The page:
- Contributed by
- People in story:
- Mrs.Rosalie E.Ilott
- Location of story:
- Dartford, Kent
- Article ID:
- Contributed on:
- 15 February 2004
In 1939 I won a scholarship to Dartford County Grammar school, North Kent. We were not evacuated like other schools near us and throughout the war, come blitz, Battle of Britain and all the bombing, rationing and shortages, we carried on.The days I am reminded of most, however, were in 1944 when the time came for us to take our General Schools certificate/Matric exams.
I think of it when the youngsters today talk of terrible strains and pressures, examination nerves etc.The week before our examinations, Hitler decided to launch his V1 bombs, and we were right in line.I still have my diary for that time, with INVASION on 6 June, in red capitals.My entry on the day of my 16th birthday on 14 June reads:'Had a new kind of raid tonight, by pilot-less planes.We thought it sounded funny, but didn't realise what it was'. I set off for school the next day, which involved a fair walk to the station to catch my train, only to find that the school was closed - we had no telephone so no communication with anyone, only the radio and the post.Exams started in a week's time, and I remark in my diary 'it had better stop soon'.It didn't. During the next few days we found out the strange objects were flying bombs, and were known as 'doodlebugs'.
The exams began - the rest of the school stayed at home, but we battled on. To settle our nerves, just before the exams started, I learned that my brother was in France and had been there over a week. He was 19.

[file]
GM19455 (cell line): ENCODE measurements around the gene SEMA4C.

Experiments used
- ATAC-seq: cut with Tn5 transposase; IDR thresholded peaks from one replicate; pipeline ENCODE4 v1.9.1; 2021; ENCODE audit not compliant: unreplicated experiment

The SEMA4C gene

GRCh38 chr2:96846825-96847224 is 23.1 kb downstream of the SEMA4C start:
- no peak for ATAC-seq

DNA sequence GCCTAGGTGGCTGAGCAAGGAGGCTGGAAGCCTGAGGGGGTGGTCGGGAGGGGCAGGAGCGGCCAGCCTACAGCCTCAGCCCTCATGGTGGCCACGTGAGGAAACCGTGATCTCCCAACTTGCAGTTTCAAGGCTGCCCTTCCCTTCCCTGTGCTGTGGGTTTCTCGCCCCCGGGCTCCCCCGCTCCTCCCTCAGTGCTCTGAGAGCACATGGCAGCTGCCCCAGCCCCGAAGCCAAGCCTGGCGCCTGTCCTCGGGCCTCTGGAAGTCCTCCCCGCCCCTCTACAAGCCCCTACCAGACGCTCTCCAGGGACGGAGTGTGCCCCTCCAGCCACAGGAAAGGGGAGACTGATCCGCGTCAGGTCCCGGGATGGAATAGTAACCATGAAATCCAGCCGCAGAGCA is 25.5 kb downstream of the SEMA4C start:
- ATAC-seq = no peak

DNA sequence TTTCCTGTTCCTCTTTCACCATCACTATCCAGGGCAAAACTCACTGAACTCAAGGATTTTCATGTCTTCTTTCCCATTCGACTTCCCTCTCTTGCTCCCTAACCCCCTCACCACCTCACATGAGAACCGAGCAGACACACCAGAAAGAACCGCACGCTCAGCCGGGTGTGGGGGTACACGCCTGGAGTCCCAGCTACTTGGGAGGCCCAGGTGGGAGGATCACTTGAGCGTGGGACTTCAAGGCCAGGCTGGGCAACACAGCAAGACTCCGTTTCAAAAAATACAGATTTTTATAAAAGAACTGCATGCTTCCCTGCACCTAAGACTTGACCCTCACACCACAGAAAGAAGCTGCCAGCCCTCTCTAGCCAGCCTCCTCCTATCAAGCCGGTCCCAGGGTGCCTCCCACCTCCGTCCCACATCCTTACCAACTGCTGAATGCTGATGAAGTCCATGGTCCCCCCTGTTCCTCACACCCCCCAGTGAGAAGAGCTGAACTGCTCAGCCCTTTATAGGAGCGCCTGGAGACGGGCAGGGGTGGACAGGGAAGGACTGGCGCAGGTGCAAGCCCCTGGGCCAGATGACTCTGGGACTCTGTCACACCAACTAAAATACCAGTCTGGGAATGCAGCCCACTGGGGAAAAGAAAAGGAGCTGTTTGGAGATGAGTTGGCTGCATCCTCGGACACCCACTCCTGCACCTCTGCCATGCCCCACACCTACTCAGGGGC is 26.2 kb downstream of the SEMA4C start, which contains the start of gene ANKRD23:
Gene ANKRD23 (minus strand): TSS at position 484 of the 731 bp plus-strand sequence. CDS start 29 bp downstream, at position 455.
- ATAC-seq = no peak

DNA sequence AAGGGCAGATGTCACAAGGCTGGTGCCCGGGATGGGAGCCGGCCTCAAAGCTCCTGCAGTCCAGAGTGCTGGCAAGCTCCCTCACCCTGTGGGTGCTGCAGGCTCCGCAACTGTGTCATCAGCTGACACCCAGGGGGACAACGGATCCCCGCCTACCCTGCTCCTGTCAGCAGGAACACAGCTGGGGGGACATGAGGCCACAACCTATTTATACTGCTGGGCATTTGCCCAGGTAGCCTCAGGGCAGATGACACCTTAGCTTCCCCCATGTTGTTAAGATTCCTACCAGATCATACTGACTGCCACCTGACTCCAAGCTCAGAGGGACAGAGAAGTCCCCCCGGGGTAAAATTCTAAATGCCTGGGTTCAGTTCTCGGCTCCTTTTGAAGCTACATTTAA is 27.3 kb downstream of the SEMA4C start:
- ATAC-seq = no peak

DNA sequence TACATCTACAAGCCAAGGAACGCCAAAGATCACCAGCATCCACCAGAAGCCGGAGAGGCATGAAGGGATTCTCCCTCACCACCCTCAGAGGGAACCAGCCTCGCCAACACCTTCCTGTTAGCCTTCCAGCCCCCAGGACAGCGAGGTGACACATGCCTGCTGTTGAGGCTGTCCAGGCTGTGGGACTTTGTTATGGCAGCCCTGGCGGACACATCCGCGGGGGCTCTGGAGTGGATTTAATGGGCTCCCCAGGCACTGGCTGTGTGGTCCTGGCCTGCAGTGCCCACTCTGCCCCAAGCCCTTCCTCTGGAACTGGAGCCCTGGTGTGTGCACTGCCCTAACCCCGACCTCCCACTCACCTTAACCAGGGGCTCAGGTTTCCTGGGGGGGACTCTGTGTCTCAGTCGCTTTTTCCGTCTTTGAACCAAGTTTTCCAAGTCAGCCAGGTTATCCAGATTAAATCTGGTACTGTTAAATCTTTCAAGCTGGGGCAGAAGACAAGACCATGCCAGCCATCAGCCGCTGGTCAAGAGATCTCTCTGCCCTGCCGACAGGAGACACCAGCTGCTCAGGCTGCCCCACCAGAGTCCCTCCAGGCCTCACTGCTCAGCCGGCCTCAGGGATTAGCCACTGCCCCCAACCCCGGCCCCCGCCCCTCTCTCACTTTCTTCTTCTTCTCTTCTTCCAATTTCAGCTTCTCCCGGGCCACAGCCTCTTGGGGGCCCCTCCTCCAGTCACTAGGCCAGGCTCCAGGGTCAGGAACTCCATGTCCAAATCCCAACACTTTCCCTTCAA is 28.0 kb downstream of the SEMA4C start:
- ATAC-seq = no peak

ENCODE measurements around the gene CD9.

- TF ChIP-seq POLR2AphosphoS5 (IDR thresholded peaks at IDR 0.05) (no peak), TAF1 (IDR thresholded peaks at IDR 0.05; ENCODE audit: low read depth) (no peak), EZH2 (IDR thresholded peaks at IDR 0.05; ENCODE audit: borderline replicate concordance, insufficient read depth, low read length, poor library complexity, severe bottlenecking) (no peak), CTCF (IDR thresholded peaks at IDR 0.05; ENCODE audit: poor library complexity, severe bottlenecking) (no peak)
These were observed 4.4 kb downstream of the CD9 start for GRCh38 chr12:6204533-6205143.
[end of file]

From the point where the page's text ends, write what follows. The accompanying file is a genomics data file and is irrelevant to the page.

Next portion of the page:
The first day we had English literature and French, both of which I described as 'frightful'and 'doodlebugs interrupting were not any help'. The procedure adopted was that we were in the main hall of the school and there was a shelter (a reinforced cloakroom) next to it.A mistress was stationed on the roof and when a 'bug'stopped or came over our way, a whistle was blown and we rushed to the shelter. The time spent in the shelter was written on a blackboard on the stage, and when the time was up for the completion of the examination, the minutes were added on. In the shelter we were, of course,on our honour not to discuss the exam. The rest of the time we were supposed to take no notice of the 'intruders'.
A week-end followed, then back on Monday for Geometry and English language. Not too bad it seems from my diary, but I remember dashing to the shelter having just read the passage for precis.
So it continued all week, travelling to school in raids and with 'doodlebug' interruptions throughout the exams.The worst day was during the German exam, when we had five dashes to the shelter. On returning home, a flying bomb fell by the side of the railway line, in front of the train. It rocked the train, and as we crawled slowly past I saw the scene of devastation. I remember it well, as I was alone in the compartment with the sticky netting stuff all over the windows.
The next week the bombs and the exams continued until the Thursday, when I was glad to stay at home!All through the exams, I travelled each day to school, come what may, and spent the night in the Anderson shelter.Nobody offered counselling or suggested we might be tired or nervous - we just got on with it.
I returned to school on 19 July to break-up a week early and wrote that 'the bugs were still a thorough nuisance'. Were we made of sterner stuff, I wonder? - Hitler never managed to break our spirit. And in spite of it all, I got good marks in the exams!
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